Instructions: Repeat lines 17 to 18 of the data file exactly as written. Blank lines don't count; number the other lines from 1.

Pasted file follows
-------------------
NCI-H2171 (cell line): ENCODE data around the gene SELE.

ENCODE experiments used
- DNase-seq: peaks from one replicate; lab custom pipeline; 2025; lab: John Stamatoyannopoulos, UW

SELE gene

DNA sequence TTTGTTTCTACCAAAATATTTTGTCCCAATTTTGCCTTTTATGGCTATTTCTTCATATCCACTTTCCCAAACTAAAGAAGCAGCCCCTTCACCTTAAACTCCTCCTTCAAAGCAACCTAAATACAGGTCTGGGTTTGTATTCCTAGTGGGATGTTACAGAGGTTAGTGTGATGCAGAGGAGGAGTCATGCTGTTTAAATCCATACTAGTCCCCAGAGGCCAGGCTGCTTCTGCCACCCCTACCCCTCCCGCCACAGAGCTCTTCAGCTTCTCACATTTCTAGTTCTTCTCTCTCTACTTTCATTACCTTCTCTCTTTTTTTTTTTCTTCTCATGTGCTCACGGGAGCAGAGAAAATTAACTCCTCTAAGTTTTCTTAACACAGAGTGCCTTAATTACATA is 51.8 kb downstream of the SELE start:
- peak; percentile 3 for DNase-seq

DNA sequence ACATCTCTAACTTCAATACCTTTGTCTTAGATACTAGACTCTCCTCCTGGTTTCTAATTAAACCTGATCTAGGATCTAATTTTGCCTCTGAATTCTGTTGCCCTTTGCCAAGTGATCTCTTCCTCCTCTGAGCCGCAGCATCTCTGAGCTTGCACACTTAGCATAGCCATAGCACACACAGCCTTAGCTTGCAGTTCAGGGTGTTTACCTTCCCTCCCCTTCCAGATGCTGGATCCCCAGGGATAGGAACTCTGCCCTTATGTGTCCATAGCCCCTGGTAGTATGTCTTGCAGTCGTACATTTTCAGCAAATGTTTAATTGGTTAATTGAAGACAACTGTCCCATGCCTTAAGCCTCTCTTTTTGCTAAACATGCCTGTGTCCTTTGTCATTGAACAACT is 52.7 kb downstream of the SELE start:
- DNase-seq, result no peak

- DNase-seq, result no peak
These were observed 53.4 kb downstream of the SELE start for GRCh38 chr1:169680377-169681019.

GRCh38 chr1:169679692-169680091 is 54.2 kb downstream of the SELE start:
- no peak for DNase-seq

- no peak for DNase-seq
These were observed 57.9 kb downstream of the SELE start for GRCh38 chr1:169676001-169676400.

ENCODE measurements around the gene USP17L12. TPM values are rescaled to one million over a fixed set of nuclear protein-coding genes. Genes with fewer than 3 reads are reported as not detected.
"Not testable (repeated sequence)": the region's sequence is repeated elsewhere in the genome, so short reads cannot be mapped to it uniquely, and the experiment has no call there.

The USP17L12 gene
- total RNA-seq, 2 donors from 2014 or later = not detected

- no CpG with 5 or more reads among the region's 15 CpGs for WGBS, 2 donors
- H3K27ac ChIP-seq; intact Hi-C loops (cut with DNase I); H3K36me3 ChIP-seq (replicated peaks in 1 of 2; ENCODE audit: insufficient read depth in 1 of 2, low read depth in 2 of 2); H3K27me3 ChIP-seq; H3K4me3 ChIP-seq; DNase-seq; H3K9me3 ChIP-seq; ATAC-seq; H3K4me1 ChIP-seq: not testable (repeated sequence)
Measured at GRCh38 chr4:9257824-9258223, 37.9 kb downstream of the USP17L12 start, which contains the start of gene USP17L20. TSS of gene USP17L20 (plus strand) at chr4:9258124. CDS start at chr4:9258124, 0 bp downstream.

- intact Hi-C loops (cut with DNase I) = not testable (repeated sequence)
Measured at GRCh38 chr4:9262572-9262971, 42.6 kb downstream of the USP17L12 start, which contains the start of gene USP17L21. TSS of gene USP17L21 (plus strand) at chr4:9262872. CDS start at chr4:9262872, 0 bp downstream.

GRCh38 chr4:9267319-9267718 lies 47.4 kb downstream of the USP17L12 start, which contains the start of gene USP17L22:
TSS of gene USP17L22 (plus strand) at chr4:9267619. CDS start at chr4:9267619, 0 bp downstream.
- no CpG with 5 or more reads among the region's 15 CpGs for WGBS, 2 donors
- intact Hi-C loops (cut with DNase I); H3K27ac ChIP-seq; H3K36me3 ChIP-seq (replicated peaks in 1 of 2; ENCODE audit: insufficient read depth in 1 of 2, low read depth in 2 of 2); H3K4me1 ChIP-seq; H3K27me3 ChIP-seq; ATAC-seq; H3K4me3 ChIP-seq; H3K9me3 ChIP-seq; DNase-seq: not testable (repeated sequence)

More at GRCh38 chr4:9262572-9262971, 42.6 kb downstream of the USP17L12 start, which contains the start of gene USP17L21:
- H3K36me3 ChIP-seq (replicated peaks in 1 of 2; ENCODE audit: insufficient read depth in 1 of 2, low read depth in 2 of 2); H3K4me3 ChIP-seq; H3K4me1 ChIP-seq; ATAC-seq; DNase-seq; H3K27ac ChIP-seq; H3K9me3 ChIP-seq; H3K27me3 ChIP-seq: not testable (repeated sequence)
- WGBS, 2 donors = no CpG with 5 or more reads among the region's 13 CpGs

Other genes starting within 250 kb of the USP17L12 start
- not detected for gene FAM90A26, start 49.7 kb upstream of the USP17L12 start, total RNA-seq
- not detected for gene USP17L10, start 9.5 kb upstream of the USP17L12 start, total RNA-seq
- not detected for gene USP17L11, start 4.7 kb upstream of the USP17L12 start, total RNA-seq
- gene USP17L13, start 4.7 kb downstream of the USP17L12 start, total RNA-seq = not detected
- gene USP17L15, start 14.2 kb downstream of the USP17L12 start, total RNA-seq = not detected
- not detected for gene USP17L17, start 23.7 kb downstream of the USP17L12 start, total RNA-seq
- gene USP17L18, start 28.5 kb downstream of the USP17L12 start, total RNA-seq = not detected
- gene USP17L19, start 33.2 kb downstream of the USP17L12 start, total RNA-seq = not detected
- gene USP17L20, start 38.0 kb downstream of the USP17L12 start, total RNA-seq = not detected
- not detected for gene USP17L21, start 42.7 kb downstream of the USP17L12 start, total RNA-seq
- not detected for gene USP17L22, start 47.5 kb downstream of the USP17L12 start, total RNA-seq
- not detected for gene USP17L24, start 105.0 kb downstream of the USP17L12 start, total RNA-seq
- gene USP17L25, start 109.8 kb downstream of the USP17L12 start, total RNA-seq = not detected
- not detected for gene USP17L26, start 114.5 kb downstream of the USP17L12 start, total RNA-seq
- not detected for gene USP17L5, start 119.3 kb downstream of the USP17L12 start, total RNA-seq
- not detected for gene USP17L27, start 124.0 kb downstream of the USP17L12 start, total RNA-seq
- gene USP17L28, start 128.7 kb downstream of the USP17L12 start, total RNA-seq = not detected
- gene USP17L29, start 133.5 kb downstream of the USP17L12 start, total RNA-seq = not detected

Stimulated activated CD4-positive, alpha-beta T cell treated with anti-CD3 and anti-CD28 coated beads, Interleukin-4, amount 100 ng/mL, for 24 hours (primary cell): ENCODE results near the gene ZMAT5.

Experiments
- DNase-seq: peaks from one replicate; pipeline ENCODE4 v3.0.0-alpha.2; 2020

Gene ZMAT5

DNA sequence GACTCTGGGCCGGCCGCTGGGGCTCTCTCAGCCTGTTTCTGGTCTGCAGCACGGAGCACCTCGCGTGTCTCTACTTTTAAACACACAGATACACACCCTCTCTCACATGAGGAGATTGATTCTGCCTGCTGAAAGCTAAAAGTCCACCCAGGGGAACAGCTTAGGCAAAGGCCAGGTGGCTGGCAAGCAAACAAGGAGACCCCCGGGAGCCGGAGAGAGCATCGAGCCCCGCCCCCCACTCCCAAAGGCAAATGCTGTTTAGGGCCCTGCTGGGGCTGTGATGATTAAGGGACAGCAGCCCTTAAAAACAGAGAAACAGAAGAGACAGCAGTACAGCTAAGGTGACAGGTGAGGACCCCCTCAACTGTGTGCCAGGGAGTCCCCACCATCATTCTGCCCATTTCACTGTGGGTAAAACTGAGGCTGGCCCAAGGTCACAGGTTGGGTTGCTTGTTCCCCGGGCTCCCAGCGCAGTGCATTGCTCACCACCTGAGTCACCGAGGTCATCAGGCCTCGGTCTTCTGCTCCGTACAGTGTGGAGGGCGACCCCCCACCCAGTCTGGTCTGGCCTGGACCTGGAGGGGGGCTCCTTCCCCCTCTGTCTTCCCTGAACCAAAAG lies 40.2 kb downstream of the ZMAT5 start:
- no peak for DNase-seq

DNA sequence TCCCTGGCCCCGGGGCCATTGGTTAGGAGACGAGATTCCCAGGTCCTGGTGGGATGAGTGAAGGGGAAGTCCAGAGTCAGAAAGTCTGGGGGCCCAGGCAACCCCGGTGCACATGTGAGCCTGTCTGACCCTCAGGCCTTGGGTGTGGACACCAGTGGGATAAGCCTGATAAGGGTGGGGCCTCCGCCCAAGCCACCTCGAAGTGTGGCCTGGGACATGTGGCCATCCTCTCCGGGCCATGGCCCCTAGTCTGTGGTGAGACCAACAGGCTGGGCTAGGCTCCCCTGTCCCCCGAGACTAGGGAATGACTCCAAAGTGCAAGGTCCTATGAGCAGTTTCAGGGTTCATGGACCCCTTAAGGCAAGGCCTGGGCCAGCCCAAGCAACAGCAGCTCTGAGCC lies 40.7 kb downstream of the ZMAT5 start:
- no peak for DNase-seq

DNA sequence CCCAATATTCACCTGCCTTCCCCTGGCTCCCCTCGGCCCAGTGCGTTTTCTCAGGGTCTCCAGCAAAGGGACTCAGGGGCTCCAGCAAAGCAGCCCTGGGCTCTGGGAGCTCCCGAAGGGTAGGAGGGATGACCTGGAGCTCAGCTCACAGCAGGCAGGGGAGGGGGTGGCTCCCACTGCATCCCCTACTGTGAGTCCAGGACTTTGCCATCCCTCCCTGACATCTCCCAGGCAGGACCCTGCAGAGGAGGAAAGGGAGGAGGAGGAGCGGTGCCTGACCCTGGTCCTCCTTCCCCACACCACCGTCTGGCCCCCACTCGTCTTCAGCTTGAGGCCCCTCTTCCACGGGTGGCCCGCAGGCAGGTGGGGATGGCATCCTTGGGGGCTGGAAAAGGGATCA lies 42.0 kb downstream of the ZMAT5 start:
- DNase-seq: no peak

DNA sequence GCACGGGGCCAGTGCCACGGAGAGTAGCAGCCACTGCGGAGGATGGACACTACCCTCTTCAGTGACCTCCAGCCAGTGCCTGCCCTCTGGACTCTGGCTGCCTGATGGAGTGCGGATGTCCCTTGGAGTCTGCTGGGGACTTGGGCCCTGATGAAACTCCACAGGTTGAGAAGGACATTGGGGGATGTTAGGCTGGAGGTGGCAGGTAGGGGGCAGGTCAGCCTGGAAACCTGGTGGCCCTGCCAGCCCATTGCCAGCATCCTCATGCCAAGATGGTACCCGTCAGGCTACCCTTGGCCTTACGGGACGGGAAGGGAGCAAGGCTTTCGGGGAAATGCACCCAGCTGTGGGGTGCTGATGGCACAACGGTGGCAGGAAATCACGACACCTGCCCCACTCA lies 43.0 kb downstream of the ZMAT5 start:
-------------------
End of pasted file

The USP17L12 gene
- total RNA-seq, 2 donors from 2014 or later = not detected